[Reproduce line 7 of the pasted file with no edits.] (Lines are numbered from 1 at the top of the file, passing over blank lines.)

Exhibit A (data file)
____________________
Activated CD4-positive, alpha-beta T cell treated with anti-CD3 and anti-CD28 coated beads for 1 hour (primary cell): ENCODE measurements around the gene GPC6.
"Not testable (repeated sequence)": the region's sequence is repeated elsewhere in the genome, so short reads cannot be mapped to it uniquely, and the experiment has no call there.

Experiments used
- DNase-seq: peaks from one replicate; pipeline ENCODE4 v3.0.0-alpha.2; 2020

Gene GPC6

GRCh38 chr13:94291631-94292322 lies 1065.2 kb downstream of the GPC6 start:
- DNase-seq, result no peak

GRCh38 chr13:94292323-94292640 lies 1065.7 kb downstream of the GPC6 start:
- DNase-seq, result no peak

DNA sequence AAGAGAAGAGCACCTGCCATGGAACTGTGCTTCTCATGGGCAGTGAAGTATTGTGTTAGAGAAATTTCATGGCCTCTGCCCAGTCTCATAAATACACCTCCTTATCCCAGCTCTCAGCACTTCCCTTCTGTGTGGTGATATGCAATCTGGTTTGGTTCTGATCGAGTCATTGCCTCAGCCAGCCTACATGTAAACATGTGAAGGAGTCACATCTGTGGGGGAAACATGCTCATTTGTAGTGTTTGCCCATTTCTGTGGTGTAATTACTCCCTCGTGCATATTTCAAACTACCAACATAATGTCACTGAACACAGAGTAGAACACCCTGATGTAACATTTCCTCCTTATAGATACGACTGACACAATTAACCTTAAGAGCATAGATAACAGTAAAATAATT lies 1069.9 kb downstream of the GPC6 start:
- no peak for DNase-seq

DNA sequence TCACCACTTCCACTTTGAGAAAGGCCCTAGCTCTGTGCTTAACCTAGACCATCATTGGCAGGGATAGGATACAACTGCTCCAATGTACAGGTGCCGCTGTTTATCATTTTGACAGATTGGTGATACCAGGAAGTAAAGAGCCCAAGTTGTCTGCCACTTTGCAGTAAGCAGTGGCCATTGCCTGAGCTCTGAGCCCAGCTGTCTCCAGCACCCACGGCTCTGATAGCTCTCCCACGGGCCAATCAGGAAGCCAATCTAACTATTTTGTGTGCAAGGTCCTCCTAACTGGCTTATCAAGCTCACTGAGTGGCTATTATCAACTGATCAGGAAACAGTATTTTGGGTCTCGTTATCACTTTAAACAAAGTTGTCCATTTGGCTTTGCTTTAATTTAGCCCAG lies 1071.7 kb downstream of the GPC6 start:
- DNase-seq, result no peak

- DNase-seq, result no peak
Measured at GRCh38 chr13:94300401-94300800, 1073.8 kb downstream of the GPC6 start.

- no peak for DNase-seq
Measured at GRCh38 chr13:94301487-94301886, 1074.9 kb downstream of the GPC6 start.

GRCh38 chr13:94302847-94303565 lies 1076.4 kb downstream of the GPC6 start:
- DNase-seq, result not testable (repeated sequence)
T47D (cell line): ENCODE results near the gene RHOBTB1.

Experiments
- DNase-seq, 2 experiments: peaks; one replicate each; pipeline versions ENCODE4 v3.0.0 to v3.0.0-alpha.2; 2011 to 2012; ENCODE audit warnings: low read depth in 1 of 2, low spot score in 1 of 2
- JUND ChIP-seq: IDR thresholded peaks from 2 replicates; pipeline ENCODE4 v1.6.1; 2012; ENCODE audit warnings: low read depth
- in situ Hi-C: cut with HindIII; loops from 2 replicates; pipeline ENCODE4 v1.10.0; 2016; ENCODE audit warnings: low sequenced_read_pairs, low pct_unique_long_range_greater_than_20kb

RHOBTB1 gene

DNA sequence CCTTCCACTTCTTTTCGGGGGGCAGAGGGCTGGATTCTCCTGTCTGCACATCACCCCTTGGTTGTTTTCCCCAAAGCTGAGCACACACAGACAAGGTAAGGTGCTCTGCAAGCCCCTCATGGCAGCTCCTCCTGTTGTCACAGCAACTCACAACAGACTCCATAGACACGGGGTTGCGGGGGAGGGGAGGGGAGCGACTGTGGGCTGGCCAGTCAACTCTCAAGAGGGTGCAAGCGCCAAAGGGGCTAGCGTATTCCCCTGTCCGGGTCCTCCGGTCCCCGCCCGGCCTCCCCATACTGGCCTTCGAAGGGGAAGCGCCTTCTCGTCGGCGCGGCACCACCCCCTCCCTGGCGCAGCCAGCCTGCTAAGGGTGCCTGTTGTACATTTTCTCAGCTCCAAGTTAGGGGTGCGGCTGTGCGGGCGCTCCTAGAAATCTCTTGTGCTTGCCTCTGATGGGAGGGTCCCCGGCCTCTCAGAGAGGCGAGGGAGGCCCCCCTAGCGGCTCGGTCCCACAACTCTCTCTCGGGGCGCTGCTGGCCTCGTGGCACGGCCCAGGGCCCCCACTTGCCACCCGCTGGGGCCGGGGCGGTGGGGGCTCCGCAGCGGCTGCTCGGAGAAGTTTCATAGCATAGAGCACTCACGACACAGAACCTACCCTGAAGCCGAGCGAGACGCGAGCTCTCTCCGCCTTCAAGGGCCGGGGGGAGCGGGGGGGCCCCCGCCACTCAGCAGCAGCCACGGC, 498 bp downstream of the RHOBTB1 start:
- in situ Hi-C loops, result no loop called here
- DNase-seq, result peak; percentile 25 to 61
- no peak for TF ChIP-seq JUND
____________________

- DNase-seq, result no peak